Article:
April 2010
Volume 51, Issue 13
ARVO Annual Meeting Abstract  |   April 2010
Nanotechnology - Guided Imaging and Therapy of Retinal Vascular Disease
Author Affiliations & Notes
  • F. R. Haselton
    Biomedical Eng,
    Vanderbilt University, Nashville, Tennessee
  • P. K. Russ
    Biomedical Engineering,
    Vanderbilt University, Nashville, Tennessee
  • A. Jayagopal
    Chemistry, Ophthalmology and Visual Sciences,
    Vanderbilt University, Nashville, Tennessee
  • Footnotes
    Commercial Relationships  F.R. Haselton, None; P.K. Russ, None; A. Jayagopal, None.
  • Footnotes
    Support  R21EY017522, R21HL095119, Knights Templar Eye Foundation, P30EY08126
Investigative Ophthalmology & Visual Science April 2010, Vol.51, 424. doi:
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    • Get Citation

      F. R. Haselton, P. K. Russ, A. Jayagopal; Nanotechnology - Guided Imaging and Therapy of Retinal Vascular Disease. Invest. Ophthalmol. Vis. Sci. 2010;51(13):424.

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      © ARVO (1962-2015); The Authors (2016-present)

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Purpose: : Endothelial dysfunction is a common component of vascular diseases. The expression of numerous inflammatory endothelial biomarkers in these diseases offer significant nanomedicine-based diagnostic and therapeutic opportunities. In this study, we investigated the expression profile of inflammatory biomarkers in the ApoE-/- mouse model of atherosclerosis using targeted quantum dot (QD) nanocrystals. Additionally, we developed polymer-based targeted therapeutic nanocarriers directed toward several of these biomarkers, to validate diagnostic targets as potential portals for drug delivery.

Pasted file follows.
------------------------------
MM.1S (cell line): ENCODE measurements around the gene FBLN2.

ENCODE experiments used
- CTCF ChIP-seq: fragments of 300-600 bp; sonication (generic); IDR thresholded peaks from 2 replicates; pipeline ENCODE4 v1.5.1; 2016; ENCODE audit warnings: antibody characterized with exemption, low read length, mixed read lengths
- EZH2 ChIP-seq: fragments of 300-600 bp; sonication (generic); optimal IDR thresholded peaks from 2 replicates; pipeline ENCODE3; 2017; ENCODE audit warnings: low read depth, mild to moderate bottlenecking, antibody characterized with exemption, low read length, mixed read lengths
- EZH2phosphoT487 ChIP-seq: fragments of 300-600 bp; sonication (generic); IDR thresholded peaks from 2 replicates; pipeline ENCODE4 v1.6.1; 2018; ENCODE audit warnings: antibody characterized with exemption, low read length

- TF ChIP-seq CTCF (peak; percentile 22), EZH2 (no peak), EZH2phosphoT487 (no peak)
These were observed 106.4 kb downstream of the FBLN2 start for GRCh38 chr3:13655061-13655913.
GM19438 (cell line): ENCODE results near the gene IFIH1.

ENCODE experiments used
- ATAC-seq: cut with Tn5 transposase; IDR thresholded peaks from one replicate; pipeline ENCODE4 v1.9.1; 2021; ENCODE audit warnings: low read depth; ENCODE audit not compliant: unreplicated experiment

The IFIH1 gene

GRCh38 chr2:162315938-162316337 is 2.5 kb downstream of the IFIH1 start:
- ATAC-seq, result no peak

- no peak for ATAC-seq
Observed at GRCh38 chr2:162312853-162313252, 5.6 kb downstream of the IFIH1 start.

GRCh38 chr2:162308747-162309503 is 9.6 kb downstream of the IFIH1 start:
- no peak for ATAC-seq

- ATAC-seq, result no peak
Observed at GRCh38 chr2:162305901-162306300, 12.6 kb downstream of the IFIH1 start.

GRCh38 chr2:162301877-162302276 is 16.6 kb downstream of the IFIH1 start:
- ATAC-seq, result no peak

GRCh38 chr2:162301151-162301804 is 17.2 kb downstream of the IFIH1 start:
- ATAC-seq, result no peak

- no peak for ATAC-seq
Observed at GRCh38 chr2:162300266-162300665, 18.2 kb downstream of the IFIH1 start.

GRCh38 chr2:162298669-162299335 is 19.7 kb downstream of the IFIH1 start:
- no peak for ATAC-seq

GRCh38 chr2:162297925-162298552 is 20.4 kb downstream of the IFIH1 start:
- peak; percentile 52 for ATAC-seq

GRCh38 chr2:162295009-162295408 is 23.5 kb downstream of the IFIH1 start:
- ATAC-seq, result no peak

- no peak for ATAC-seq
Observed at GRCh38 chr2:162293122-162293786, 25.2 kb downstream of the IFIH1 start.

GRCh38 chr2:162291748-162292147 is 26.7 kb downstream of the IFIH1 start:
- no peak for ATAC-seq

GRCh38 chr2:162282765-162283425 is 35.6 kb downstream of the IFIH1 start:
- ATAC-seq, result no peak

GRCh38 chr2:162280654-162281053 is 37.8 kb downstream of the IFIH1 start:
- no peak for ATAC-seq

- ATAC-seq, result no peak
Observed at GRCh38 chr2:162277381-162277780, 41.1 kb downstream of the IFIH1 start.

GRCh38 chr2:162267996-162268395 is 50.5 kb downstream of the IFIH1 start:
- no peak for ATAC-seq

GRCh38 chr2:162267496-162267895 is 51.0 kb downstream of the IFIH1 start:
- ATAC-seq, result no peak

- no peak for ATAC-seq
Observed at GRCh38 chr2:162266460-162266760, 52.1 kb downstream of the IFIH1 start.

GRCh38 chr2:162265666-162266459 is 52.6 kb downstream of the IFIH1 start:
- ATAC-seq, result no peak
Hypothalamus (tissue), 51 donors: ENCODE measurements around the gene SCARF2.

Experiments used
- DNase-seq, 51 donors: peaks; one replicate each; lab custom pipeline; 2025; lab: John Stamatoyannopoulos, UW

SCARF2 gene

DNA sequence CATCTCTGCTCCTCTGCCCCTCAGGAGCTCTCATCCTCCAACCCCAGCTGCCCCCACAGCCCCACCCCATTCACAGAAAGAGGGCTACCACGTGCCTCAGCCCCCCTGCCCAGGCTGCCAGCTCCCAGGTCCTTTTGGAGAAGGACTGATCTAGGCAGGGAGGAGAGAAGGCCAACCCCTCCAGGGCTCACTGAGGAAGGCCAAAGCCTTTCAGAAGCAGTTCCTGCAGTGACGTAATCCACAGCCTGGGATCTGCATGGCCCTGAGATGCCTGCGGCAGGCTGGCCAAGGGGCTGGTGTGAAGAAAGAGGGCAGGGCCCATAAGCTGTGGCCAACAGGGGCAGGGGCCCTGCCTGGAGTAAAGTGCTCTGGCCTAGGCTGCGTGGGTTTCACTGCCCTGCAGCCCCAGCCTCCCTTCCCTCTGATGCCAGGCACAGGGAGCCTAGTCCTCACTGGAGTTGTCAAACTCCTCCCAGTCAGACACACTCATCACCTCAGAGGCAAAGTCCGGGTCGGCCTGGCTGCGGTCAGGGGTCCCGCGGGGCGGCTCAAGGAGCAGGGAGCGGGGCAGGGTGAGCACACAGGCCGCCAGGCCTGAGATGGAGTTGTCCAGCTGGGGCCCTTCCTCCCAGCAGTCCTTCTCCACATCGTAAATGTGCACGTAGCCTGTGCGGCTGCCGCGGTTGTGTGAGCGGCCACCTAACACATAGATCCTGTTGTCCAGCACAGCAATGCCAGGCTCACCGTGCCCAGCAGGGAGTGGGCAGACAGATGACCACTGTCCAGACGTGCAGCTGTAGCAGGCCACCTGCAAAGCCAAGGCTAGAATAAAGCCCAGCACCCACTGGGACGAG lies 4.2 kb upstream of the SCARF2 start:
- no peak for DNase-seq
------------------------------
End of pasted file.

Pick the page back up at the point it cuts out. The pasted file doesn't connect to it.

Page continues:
Methods: : We performed bioimaging of ApoE-/- and age-matched mice using a multispectral retinal fluorescence imaging system. Atheroma components in retinal and aortic tissues including cell adhesion molecules and integrins were analyzed using detection of targeted QD as well as conventional methods. Polymer-based nanocarriers directed against inflammatory biomarkers via antibodies or peptides were complexed with dye-labeled siRNA as a prototype cargo. Uptake of nanocarriers and therapeutic efficacy was quantified using fluorescence imaging and established molecular biology techniques.

Results: : Several biomarkers were upregulated in both retinal and aortic vasculature of ApoE-/-, but not in wild-type controls, such as vascular cell adhesion molecule (VCAM-1) and intercellular adhesion molecule (ICAM-1). These biomarkers were successfully imaged in the retinal vasculature in early and late atherosclerosis. Polymer nanocarriers targeted toward these cell adhesion molecules were capable of delivering functional siRNA within inflamed retinal endothelium in vitro and in vivo.

Conclusions: : Our findings indicate that the retinal vasculature serves as a useful window for the imaging of vascular disease markers, including non-ocular vascular diseases. Furthermore, many of these targets feature not only diagnostic value but therapeutic potential, as they can be used as portals for drug delivery and gene therapy.

Keywords: inflammation • retina • imaging/image analysis: non-clinical 

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